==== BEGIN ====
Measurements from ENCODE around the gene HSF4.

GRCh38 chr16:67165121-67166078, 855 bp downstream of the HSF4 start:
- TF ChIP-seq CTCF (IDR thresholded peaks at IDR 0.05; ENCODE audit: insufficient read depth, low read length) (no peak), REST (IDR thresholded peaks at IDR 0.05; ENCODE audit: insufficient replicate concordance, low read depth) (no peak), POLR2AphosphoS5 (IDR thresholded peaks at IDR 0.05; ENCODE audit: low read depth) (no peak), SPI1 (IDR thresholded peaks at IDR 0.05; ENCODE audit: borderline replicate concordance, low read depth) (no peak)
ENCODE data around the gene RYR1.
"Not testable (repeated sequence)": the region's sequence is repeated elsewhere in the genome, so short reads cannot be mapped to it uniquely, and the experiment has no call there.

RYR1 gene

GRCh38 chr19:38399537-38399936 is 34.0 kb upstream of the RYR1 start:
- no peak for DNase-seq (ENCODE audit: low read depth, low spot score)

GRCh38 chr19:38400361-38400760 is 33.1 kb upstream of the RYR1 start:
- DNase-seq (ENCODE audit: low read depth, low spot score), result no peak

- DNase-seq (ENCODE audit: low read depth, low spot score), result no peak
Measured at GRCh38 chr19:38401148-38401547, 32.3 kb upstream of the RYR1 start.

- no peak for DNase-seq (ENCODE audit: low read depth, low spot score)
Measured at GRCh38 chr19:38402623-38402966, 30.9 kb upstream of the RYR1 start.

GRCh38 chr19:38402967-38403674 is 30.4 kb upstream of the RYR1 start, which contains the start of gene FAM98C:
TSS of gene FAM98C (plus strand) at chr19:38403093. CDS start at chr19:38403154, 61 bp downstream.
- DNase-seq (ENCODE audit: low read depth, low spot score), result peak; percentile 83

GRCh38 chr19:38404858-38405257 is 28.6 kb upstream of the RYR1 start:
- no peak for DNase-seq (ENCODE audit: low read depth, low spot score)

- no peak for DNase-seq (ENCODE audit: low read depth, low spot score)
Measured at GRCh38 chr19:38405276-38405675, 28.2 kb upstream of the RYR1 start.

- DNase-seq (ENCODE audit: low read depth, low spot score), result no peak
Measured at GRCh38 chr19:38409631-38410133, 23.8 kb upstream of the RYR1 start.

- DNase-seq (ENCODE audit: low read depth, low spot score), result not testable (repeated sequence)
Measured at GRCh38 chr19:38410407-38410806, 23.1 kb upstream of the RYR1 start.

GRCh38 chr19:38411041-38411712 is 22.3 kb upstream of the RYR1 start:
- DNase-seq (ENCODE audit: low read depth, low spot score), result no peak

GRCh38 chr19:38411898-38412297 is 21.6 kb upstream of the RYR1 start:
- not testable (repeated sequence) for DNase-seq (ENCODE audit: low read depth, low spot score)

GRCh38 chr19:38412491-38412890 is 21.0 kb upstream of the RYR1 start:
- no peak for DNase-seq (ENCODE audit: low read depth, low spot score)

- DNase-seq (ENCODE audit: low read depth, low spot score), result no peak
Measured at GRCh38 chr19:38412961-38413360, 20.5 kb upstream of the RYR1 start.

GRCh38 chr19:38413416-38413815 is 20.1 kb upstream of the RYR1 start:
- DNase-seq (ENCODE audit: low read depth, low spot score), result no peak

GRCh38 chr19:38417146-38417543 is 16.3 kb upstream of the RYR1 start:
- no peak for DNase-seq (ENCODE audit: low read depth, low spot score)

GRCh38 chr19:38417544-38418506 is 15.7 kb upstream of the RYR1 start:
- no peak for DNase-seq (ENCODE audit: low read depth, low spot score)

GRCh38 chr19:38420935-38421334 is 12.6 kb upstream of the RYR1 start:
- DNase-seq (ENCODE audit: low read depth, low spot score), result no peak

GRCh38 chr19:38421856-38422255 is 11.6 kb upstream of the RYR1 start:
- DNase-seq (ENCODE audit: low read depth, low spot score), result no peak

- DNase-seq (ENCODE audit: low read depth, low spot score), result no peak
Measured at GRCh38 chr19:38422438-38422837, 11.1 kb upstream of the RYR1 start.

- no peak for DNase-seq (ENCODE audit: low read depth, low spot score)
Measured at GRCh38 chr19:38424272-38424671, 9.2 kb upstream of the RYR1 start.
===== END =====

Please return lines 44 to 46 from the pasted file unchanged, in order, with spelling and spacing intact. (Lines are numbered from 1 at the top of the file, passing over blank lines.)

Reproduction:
- DNase-seq (ENCODE audit: low read depth, low spot score), result no peak
Measured at GRCh38 chr19:38422438-38422837, 11.1 kb upstream of the RYR1 start.

- no peak for DNase-seq (ENCODE audit: low read depth, low spot score)